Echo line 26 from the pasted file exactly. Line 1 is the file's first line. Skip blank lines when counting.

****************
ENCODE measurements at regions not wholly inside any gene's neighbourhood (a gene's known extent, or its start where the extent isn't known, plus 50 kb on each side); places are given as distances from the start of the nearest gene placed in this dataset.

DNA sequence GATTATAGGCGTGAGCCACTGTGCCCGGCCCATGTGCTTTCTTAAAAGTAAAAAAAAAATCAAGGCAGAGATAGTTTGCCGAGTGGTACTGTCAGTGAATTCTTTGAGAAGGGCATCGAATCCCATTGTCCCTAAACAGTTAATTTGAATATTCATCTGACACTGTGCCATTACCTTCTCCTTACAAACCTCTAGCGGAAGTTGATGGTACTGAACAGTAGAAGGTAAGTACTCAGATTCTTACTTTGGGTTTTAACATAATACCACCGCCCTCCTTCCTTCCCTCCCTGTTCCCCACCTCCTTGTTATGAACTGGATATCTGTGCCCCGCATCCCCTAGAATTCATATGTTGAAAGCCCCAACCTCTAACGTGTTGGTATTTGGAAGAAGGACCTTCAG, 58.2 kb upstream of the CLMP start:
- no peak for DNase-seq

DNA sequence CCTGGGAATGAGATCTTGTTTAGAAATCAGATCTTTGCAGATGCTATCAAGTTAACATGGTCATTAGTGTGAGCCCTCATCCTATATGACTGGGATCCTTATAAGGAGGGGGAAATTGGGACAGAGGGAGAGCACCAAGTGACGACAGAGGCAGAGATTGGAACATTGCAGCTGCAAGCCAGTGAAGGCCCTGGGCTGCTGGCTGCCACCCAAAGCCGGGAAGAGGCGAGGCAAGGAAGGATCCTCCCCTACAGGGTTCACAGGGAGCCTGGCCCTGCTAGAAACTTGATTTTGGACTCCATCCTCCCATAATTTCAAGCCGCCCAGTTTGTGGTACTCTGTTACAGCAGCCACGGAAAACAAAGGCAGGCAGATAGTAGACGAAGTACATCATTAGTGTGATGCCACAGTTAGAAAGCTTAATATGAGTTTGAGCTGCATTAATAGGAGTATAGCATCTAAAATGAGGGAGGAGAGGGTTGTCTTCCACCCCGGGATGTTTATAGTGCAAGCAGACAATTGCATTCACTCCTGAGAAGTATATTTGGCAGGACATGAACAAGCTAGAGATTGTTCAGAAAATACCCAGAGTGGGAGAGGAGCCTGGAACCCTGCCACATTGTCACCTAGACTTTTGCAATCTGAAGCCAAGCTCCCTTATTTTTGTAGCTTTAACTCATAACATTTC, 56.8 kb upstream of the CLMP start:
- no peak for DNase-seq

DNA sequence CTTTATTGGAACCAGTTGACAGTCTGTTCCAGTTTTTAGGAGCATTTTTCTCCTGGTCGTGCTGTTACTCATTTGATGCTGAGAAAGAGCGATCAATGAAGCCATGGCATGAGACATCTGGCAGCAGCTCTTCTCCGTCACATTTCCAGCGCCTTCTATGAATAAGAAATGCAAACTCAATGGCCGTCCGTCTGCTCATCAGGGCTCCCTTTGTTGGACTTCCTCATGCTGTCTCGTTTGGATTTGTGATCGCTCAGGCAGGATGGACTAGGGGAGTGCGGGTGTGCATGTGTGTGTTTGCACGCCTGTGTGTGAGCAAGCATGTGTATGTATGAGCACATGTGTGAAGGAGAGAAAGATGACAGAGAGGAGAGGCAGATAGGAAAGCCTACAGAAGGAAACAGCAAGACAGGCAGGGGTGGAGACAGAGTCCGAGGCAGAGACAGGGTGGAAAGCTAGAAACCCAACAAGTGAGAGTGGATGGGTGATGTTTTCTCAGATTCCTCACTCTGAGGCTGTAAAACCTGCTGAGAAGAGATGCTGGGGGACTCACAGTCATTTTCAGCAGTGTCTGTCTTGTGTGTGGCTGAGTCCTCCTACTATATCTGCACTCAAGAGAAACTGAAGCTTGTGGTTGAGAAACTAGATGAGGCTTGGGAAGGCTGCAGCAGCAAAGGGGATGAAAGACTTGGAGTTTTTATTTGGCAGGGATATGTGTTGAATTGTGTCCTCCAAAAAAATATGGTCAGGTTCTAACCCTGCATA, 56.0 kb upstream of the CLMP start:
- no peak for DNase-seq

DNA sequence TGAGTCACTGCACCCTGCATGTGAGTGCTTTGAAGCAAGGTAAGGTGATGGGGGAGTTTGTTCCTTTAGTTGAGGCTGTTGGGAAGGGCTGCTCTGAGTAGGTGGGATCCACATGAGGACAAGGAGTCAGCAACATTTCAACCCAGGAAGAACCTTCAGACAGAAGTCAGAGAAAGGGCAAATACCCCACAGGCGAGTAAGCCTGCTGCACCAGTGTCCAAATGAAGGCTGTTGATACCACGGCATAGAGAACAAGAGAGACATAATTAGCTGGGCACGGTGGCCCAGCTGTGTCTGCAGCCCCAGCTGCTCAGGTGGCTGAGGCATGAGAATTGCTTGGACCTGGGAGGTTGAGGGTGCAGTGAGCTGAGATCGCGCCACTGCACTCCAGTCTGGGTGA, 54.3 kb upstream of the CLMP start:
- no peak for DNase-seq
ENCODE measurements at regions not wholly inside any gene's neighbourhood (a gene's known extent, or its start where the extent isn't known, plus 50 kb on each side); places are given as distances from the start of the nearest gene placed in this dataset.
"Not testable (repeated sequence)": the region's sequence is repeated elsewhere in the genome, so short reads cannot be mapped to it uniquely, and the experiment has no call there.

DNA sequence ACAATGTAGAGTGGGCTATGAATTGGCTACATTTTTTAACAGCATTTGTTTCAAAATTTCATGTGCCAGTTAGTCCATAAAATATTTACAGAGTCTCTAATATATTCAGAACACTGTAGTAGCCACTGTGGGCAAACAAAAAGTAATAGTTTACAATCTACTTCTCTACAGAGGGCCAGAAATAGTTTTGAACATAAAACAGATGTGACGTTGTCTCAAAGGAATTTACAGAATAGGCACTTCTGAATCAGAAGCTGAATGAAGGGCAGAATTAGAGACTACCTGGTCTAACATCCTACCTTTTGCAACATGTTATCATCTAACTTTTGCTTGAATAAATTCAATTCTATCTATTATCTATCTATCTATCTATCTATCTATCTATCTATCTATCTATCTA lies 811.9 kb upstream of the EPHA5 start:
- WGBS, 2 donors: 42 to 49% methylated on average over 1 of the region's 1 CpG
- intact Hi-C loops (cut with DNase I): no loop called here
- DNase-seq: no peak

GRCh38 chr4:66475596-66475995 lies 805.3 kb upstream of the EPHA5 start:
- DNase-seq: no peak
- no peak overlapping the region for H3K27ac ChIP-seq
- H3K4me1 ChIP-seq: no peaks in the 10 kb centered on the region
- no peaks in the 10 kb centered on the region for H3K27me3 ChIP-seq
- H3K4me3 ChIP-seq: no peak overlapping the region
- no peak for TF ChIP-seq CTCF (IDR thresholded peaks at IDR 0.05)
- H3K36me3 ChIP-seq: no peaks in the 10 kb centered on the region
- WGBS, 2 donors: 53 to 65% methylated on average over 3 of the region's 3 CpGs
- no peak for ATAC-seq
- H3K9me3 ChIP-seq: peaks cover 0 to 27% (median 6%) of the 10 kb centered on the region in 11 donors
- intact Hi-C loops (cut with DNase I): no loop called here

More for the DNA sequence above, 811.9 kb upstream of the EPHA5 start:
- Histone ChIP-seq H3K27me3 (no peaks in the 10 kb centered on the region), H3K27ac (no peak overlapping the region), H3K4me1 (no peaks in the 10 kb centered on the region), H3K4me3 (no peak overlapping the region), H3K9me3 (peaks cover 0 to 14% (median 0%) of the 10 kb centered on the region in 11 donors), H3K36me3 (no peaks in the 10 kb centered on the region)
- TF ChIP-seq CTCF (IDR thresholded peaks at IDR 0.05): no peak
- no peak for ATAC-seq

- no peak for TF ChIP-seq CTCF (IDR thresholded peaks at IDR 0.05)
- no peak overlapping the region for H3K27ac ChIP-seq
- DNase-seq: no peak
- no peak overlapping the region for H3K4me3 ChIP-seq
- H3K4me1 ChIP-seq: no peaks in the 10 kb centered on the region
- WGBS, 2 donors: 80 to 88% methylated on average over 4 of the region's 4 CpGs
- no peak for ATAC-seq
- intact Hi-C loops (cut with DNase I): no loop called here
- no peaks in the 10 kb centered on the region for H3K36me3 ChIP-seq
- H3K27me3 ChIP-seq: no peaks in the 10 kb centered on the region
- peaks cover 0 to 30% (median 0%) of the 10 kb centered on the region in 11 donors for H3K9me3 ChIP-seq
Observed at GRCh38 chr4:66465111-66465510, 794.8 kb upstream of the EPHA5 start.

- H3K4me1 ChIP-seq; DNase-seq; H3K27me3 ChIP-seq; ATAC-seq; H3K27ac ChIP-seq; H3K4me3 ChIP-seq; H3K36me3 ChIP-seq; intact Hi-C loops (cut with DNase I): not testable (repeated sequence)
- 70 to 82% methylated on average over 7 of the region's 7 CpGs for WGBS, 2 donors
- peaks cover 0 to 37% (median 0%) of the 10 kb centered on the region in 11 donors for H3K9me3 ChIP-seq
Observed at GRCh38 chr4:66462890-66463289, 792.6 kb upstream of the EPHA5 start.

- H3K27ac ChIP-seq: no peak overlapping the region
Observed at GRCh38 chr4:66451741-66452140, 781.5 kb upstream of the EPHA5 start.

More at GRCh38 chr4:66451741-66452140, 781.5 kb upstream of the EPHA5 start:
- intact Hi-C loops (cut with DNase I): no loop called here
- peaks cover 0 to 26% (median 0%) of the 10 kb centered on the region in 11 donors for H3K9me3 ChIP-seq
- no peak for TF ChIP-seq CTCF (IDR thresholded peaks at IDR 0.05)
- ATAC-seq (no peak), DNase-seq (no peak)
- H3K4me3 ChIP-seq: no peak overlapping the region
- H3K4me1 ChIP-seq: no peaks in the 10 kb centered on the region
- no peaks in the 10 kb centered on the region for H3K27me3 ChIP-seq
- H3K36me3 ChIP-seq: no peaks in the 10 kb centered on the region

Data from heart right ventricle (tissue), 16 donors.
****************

- H3K9me3 ChIP-seq: peaks cover 0 to 27% (median 6%) of the 10 kb centered on the region in 11 donors